Drinking issue: Ben Affleck portrays an alcoholic in the drama ‘The Way Back’.
THE WAY BACK ***1/2 (108 minutes) M
Doing battle with the demon drink is a theme that has long provided rich fodder for films, and it does so again in a moving tale of depression and redemption as an alcoholic is offered a shot of getting his shattered life back together.
The power of booze to derail a person’s future is vividly demonstrated through the sorry tale of Jack Cunningham (Ben Affleck). Once a promising high school basketballer, a family tragedy has driven him to the bottle, or rather the can, dozens of which fill up the shelves of his fridge.
A job in construction pays the bills but his family life is a mess. Estranged from his wife, his sister tries helping out, but she’s too often at the wrong end of his temper.
Out of the blue comes an offer to coach the basketball team at the Catholic school where he was a much-lauded champion, and where his name still festoons its trophy cabinets and walls. The sight of them once filled him with pride, now they fill him with the shame of wasted potential.
The school’s team did well for a few years after his departure but it’s now the loser of the league. The players are an undisciplined, unmotivated rabble in dire need of leadership and inspiration.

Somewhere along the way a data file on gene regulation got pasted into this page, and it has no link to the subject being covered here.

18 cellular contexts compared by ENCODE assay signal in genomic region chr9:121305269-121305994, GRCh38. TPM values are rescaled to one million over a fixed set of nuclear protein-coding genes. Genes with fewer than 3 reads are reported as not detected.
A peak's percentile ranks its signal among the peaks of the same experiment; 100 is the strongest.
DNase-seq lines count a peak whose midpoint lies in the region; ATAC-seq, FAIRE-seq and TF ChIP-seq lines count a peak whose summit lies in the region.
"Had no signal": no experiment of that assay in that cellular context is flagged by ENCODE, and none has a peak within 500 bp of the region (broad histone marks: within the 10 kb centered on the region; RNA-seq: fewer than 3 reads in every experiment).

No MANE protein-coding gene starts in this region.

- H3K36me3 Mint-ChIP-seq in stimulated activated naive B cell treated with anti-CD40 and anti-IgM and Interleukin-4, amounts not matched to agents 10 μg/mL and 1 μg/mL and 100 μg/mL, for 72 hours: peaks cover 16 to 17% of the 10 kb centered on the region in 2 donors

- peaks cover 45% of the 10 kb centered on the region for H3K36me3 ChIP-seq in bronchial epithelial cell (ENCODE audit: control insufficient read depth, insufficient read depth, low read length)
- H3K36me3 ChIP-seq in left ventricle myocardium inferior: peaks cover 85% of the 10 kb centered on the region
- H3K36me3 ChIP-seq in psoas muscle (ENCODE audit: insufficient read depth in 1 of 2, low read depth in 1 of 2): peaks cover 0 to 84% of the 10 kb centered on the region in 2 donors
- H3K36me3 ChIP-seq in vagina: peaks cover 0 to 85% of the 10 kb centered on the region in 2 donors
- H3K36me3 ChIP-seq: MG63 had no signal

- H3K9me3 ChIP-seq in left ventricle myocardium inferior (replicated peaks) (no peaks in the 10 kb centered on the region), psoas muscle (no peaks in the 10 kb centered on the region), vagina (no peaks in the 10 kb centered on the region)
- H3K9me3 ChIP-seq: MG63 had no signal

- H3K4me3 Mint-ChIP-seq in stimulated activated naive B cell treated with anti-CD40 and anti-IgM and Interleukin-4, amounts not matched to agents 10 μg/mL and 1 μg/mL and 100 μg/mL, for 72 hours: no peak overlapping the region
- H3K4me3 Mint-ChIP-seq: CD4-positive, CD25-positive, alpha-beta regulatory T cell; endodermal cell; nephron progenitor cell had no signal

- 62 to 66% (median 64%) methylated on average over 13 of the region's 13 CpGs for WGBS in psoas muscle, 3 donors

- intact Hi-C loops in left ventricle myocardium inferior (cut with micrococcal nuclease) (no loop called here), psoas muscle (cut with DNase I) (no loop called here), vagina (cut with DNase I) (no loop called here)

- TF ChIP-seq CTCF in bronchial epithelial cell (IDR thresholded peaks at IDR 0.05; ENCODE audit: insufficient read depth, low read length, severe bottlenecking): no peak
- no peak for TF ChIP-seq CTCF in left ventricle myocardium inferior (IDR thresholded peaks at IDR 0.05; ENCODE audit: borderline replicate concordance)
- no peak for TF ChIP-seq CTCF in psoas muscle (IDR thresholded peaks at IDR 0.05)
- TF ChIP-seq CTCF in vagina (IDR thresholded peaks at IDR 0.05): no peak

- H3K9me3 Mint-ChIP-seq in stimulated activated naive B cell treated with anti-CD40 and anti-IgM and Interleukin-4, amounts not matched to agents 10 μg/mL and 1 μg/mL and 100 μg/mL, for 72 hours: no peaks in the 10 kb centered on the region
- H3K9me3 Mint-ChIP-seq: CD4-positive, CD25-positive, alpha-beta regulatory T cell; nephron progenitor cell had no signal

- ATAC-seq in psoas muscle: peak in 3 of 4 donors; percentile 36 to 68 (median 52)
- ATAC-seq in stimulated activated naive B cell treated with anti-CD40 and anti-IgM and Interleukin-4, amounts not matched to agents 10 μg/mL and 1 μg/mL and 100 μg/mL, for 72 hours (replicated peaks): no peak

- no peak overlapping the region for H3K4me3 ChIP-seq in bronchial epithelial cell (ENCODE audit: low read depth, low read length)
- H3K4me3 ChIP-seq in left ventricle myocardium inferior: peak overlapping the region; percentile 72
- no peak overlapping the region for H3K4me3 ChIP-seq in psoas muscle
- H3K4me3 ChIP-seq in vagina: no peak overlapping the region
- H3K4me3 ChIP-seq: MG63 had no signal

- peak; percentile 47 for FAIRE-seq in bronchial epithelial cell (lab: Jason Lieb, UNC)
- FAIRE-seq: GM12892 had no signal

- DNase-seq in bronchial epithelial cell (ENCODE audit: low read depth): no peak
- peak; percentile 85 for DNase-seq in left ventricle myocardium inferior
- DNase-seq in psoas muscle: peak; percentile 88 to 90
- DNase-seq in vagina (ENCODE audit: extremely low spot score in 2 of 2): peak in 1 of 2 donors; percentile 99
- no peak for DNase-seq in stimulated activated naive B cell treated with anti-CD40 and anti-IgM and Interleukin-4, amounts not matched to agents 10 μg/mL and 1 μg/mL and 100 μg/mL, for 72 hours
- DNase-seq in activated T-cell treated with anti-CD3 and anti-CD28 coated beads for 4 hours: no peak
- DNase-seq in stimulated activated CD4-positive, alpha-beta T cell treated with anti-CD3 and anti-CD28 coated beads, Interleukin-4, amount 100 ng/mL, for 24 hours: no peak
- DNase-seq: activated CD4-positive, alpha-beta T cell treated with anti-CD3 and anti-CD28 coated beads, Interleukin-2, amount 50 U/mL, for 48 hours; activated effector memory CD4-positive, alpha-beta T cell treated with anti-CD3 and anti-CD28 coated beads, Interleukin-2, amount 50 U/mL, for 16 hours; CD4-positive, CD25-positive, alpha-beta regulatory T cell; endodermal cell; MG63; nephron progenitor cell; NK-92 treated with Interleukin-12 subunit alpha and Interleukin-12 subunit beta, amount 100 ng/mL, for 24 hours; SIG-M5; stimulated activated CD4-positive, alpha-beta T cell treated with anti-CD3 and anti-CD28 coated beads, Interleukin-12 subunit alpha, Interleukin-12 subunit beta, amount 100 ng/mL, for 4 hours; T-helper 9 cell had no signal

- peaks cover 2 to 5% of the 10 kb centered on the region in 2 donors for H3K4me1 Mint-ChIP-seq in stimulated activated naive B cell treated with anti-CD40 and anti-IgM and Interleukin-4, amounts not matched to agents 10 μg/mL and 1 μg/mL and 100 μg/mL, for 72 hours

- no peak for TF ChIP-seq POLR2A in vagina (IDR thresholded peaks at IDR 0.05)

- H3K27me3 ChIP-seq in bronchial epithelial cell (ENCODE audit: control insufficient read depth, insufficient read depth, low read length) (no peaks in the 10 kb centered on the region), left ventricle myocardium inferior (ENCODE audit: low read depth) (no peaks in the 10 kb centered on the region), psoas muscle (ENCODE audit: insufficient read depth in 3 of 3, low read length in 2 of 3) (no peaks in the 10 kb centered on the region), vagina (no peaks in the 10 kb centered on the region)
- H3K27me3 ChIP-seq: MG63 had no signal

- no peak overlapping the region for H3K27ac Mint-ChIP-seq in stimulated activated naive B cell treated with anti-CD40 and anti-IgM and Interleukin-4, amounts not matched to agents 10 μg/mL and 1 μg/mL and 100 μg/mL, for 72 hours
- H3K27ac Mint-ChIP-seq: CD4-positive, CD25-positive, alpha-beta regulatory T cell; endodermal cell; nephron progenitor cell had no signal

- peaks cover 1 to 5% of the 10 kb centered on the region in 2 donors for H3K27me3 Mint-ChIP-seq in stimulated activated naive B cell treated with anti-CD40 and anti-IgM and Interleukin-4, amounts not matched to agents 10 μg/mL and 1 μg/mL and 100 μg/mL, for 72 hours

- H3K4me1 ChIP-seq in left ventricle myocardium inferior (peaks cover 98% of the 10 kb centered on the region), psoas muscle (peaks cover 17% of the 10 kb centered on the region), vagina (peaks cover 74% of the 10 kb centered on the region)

What better calling could Cunningham pray for to provide structure for his empty life and purpose for his bruised soul? And as life continually teaches us, who better to provide inspiration than somebody who needs it themselves? The sight of seeing people be inspired can itself be inspiring.
It’s a wobbly road for Cunningham, of course. His love of swearing is a prominent problem for his God-fearing, rule-loving supporters at the school who do their best to guide him on his road to victory.
Affleck has made no secret of his long-standing drinking problems and the experience seems to have informed his authentic, often ugly portrait of a man teetering on the event horizon of complete collapse. It’s a searing, raw performance, easily Affleck’s best since directing himself in 2012’s Oscar-winning Argo.
The film does have an unapologetically religious element, though director Gavin O’Connor (he did the sports films Miracle and Warrior, and directed Affleck in The Accountant) never pushes it beyond its proper place in the bigger drama of Cunningham’s quest for redemption.
The film falls squarely into the genre of value-added sports films where people “find” themselves through the revelatory rigours of competition.
Many of these films have spiritual elements – think Rocky, Chariots of Fire, Field of Dreams – with the message that all people, no matter how distressed, can be reached and redeemed.
The Way Back also belongs to that long line of noble films to tackle the destructive evils of alcoholism, the eternal – and oh-so-true – message being that there is no problem a person can have that can’t be made worse by trying to drink it away.
Hence, there is a degree of predictability to the film, its narrative contours holding fairly close to the conventions of the genres dealing with sport and alcohol.
This, however, does not detract from the gritty, honest quality of the film or from the veracity of the things it has to say about self-control, self-awareness and self-respect – those three things alcohol robs you of, as the history of booze-related films have explored over and over.